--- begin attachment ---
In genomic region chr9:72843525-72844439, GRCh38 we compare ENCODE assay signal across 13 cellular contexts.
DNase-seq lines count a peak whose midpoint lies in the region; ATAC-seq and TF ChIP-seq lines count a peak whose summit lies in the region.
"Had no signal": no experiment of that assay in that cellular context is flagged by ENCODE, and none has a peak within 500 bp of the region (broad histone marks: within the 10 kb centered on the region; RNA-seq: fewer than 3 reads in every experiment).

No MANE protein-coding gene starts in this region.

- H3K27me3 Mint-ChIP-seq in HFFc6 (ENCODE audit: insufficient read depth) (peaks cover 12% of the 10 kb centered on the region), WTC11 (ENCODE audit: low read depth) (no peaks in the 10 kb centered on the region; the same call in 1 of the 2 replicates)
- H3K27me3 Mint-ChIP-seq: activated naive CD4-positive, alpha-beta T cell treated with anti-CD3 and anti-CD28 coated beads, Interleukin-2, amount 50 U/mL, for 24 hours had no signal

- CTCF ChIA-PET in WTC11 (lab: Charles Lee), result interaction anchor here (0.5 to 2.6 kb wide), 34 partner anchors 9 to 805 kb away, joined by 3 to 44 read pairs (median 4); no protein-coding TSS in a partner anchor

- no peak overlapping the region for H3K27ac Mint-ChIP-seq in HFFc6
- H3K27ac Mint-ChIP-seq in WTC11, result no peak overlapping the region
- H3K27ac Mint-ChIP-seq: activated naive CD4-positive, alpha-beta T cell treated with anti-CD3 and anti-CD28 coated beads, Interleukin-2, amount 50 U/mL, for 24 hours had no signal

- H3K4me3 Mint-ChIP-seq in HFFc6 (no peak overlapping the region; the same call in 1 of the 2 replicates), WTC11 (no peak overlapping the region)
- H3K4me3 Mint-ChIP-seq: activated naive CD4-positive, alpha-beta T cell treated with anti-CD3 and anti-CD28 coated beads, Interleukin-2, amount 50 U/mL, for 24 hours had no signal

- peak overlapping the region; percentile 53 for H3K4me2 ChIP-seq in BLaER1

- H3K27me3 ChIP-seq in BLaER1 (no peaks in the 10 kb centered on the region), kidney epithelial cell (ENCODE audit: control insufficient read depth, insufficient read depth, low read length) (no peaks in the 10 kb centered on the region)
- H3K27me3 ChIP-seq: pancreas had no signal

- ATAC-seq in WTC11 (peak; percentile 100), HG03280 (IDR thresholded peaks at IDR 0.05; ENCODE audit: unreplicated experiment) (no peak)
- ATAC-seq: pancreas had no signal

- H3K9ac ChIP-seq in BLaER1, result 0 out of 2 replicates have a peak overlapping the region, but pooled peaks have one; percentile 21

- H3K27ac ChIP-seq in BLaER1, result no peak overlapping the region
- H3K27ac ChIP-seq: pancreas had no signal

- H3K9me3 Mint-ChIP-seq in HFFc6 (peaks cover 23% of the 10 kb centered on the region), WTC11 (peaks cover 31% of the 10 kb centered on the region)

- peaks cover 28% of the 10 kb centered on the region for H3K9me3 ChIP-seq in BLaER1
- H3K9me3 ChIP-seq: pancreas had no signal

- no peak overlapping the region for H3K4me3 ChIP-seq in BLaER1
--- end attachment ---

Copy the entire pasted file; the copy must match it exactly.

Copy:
In genomic region chr9:72843525-72844439, GRCh38 we compare ENCODE assay signal across 13 cellular contexts.
DNase-seq lines count a peak whose midpoint lies in the region; ATAC-seq and TF ChIP-seq lines count a peak whose summit lies in the region.
"Had no signal": no experiment of that assay in that cellular context is flagged by ENCODE, and none has a peak within 500 bp of the region (broad histone marks: within the 10 kb centered on the region; RNA-seq: fewer than 3 reads in every experiment).

No MANE protein-coding gene starts in this region.

- H3K27me3 Mint-ChIP-seq in HFFc6 (ENCODE audit: insufficient read depth) (peaks cover 12% of the 10 kb centered on the region), WTC11 (ENCODE audit: low read depth) (no peaks in the 10 kb centered on the region; the same call in 1 of the 2 replicates)
- H3K27me3 Mint-ChIP-seq: activated naive CD4-positive, alpha-beta T cell treated with anti-CD3 and anti-CD28 coated beads, Interleukin-2, amount 50 U/mL, for 24 hours had no signal

- CTCF ChIA-PET in WTC11 (lab: Charles Lee), result interaction anchor here (0.5 to 2.6 kb wide), 34 partner anchors 9 to 805 kb away, joined by 3 to 44 read pairs (median 4); no protein-coding TSS in a partner anchor

- no peak overlapping the region for H3K27ac Mint-ChIP-seq in HFFc6
- H3K27ac Mint-ChIP-seq in WTC11, result no peak overlapping the region
- H3K27ac Mint-ChIP-seq: activated naive CD4-positive, alpha-beta T cell treated with anti-CD3 and anti-CD28 coated beads, Interleukin-2, amount 50 U/mL, for 24 hours had no signal

- H3K4me3 Mint-ChIP-seq in HFFc6 (no peak overlapping the region; the same call in 1 of the 2 replicates), WTC11 (no peak overlapping the region)
- H3K4me3 Mint-ChIP-seq: activated naive CD4-positive, alpha-beta T cell treated with anti-CD3 and anti-CD28 coated beads, Interleukin-2, amount 50 U/mL, for 24 hours had no signal

- peak overlapping the region; percentile 53 for H3K4me2 ChIP-seq in BLaER1

- H3K27me3 ChIP-seq in BLaER1 (no peaks in the 10 kb centered on the region), kidney epithelial cell (ENCODE audit: control insufficient read depth, insufficient read depth, low read length) (no peaks in the 10 kb centered on the region)
- H3K27me3 ChIP-seq: pancreas had no signal

- ATAC-seq in WTC11 (peak; percentile 100), HG03280 (IDR thresholded peaks at IDR 0.05; ENCODE audit: unreplicated experiment) (no peak)
- ATAC-seq: pancreas had no signal

- H3K9ac ChIP-seq in BLaER1, result 0 out of 2 replicates have a peak overlapping the region, but pooled peaks have one; percentile 21

- H3K27ac ChIP-seq in BLaER1, result no peak overlapping the region
- H3K27ac ChIP-seq: pancreas had no signal

- H3K9me3 Mint-ChIP-seq in HFFc6 (peaks cover 23% of the 10 kb centered on the region), WTC11 (peaks cover 31% of the 10 kb centered on the region)

- peaks cover 28% of the 10 kb centered on the region for H3K9me3 ChIP-seq in BLaER1
- H3K9me3 ChIP-seq: pancreas had no signal

- no peak overlapping the region for H3K4me3 ChIP-seq in BLaER1